Cardinal Highlights Papal Analysis of Terrorism

When Presenting Message for World Day of Peace

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VATICAN CITY, DEC. 17, 2003 ( A novelty of John Paul II’s message for World Day of Peace 2004 is its analysis of terrorism, says a Vatican official.

“In the fight against terrorism the Holy Father gives two important indications, one of a political and educational nature and the other related to international law,” Cardinal Renato Martino, president of the Pontifical Council for Justice and Peace, said at a press conference Tuesday.

The cardinal explained that the Pope emphasizes that “the causes must be eliminated that are at the origin of unjust situations, from which at times the bloodiest and most desperate acts arise.”

The Italian cardinal added that John Paul II insists on the need for “education inspired by respect for human life in all circumstances.”

Cardinal Martino made his statements in the Vatican press office when presenting the papal message for the World Day to be observed Jan. 1.

He voiced a hope saying, “Love must also extend to international law.”

“International law must never be detached from ethical and moral assumptions,” the cardinal stressed, echoing words in the papal message, which includes a call to the evangelical command of love and forgiveness.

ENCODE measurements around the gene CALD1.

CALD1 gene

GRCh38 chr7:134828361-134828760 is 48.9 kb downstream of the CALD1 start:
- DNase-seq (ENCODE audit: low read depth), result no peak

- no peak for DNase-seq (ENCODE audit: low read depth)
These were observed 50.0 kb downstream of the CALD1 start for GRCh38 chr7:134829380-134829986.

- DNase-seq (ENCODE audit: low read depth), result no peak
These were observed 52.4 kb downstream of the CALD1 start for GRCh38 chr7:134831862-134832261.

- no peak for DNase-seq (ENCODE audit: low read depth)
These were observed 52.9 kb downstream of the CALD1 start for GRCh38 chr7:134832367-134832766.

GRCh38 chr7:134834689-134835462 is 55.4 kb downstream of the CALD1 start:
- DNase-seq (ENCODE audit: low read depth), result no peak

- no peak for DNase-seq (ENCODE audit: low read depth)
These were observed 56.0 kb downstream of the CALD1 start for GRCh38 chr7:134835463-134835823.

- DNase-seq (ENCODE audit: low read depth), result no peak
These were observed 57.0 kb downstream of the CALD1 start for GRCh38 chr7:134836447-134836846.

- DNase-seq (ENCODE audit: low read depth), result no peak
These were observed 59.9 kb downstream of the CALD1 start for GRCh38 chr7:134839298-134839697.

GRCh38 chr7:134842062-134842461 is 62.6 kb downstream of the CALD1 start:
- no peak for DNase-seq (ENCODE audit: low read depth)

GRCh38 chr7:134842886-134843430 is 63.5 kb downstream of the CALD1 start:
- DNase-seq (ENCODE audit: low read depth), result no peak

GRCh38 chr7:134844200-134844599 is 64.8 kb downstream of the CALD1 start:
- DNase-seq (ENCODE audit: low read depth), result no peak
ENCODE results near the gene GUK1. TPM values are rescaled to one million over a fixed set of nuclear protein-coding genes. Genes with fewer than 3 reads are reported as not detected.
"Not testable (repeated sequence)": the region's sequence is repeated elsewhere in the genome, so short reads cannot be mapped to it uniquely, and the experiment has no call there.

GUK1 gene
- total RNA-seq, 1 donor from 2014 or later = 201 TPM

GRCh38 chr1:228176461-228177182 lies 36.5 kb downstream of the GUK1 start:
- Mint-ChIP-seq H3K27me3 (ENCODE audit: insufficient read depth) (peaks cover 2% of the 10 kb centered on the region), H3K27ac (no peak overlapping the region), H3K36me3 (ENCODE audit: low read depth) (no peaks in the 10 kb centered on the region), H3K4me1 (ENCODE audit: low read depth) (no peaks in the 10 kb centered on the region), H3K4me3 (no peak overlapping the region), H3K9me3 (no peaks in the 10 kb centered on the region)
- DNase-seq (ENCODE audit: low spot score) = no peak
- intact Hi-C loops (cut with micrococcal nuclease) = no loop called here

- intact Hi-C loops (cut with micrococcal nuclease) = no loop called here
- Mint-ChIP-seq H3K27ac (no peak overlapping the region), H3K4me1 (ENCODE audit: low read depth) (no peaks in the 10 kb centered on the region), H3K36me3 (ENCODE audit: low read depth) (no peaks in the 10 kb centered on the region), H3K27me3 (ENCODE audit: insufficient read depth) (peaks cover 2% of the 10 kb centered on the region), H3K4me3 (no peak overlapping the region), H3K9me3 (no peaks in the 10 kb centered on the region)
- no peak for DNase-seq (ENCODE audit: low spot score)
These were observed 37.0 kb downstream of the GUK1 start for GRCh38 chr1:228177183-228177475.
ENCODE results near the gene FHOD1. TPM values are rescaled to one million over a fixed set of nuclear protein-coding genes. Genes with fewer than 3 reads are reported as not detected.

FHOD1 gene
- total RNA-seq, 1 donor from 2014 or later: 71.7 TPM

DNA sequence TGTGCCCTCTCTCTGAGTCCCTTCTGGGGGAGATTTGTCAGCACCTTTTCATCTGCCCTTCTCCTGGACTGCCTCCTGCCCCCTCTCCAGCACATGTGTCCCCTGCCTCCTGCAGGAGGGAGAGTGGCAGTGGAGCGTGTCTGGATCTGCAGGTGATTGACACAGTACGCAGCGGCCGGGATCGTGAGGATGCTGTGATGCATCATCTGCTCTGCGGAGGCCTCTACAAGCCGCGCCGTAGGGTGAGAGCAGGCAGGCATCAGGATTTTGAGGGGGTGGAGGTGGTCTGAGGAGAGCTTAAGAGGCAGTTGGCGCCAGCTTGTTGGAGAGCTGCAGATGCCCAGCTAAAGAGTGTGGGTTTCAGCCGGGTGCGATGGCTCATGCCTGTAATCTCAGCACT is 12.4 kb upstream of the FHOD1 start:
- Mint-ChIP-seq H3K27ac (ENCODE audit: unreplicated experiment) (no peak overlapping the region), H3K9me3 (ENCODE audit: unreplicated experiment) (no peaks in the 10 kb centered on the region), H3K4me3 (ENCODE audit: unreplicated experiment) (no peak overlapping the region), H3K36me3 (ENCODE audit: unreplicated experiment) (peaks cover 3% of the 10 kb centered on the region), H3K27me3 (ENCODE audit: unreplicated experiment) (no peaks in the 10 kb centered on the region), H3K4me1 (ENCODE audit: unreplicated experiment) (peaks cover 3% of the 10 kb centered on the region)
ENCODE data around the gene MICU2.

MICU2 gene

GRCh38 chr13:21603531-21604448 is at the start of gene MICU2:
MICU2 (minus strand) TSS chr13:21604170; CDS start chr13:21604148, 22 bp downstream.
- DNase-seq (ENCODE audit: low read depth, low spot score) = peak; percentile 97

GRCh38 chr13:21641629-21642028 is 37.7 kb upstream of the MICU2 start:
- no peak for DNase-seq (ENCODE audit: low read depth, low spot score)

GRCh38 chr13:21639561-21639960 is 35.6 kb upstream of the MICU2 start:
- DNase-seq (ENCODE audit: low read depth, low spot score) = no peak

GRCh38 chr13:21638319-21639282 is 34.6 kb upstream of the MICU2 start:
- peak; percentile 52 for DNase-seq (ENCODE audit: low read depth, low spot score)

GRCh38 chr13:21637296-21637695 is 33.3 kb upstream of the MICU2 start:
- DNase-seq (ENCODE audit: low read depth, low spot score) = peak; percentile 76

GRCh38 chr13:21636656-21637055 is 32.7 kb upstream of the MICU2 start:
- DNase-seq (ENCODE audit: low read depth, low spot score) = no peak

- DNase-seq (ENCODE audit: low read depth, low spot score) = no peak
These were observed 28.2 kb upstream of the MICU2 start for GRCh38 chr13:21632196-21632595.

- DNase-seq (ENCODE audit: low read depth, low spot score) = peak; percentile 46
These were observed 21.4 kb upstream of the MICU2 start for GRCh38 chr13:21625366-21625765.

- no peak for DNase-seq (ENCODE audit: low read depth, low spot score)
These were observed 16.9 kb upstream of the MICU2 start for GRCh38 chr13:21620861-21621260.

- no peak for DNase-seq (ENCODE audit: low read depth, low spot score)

Echoing another theme in the message, Cardinal Martino said: “International law should avoid the law of the strongest prevailing.”

Several times during the press conference, the cardinal stressed “the validity of the United Nations” and remarked that recent popes have all desired “a reform of the U.N.” The cardinal himself was a longtime Holy See observer to the United Nations.

“The Pope believes that the end never justifies the means,” he added. “Democratic governments know well that the use of force against terrorists cannot justify the denial of the principles of a state of law.

“The Pope reminds the forgetful that there are only two exceptions that allow recourse to force: the natural right to legitimate defense, exercised with the criteria of need and proportionality, in the ambit of the United Nations, and the system of collective security, which assigns to the Security Council competence and responsibility in the matter of maintaining the peace.”

Responding to a journalist’s question, Vatican spokesman Joaquín Navarro-Valls explained that “increasingly, the Pope dictates more and writes less,” adding that John Paul II “continues to correct personally the drafts of texts, which are always in Polish.”

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